Format

Send to

Choose Destination
Proc Biol Sci. 2009 Jul 22;276(1667):2509-19. doi: 10.1098/rspb.2008.1921. Epub 2009 Mar 18.

Ecological consequences of Late Quaternary extinctions of megafauna.

Author information

1
School of Marine and Tropical Biology, James Cook University, Townsville, Queensland 4811, Australia. christopher.johnson@jcu.edu.au

Abstract

Large herbivorous vertebrates have strong interactions with vegetation, affecting the structure, composition and dynamics of plant communities in many ways. Living large herbivores are a small remnant of the assemblages of giants that existed in most terrestrial ecosystems 50,000 years ago. The extinction of so many large herbivores may well have triggered large changes in plant communities. In several parts of the world, palaeoecological studies suggest that extinct megafauna once maintained vegetation openness, and in wooded landscapes created mosaics of different structural types of vegetation with high habitat and species diversity. Following megafaunal extinction, these habitats reverted to more dense and uniform formations. Megafaunal extinction also led to changes in fire regimes and increased fire frequency due to accumulation of uncropped plant material, but there is a great deal of variation in post-extinction changes in fire. Plant communities that once interacted with extinct large herbivores still contain many species with obsolete defences against browsing and non-functional adaptations for seed dispersal. Such plants may be in decline, and, as a result, many plant communities may be in various stages of a process of relaxation from megafauna-conditioned to megafauna-naive states. Understanding the past role of giant herbivores provides fundamental insight into the history, dynamics and conservation of contemporary plant communities.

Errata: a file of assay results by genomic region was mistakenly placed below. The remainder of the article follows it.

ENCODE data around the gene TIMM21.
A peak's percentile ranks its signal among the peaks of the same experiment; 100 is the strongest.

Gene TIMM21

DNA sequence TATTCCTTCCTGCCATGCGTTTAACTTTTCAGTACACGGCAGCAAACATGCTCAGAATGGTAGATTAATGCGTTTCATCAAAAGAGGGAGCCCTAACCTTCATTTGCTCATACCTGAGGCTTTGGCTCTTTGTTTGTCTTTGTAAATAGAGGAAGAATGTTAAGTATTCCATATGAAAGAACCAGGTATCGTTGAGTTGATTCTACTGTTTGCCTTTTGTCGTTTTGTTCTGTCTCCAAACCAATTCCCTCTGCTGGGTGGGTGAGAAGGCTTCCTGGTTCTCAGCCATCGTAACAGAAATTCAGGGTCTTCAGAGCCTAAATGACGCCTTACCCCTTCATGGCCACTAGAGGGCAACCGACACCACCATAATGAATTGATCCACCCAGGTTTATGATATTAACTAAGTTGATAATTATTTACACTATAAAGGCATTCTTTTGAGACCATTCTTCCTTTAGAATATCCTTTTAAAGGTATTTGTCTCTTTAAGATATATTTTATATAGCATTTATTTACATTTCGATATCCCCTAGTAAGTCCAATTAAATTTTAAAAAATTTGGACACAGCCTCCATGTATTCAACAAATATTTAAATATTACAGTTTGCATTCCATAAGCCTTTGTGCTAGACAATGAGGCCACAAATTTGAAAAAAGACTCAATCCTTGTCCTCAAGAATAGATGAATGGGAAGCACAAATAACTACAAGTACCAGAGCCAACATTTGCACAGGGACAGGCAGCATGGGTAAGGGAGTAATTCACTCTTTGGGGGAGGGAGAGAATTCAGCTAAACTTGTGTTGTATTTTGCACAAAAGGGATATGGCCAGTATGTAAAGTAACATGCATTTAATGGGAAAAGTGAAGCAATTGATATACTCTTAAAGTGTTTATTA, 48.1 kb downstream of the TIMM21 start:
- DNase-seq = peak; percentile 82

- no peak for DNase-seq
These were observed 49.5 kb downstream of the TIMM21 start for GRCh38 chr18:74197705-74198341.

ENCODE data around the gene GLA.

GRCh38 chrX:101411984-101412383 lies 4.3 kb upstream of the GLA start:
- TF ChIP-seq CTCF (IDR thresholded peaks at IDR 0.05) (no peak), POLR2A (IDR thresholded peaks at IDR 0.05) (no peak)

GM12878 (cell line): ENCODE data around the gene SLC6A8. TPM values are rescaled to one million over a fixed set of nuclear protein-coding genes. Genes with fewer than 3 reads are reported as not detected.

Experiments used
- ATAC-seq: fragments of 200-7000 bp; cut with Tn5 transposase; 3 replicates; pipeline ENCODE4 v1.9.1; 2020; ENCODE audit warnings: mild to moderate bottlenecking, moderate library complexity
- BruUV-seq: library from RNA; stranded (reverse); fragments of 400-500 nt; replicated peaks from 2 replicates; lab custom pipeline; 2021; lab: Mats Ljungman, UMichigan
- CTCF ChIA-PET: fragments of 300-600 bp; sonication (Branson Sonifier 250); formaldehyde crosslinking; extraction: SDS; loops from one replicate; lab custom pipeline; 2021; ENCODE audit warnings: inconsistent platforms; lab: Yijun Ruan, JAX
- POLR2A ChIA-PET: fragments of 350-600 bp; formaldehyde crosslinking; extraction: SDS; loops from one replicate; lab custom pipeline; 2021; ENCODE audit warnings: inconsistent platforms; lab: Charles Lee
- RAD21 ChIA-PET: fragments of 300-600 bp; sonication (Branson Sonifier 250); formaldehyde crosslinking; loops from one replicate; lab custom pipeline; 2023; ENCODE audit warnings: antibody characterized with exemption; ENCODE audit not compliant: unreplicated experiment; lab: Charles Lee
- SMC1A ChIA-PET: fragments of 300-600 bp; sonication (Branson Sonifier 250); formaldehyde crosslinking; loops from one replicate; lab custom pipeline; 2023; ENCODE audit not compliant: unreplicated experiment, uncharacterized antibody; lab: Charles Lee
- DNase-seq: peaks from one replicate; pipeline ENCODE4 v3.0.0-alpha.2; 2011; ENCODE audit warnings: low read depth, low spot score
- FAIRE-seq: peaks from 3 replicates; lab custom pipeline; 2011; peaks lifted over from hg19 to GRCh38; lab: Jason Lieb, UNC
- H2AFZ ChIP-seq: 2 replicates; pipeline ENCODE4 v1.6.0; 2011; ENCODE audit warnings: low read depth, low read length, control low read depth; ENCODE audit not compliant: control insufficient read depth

PMID:
19324773
PMCID:
PMC2684593
DOI:
10.1098/rspb.2008.1921
[Indexed for MEDLINE]
Free PMC Article

Supplemental Content

Full text links

Icon for HighWire Icon for PubMed Central
Loading ...
Support Center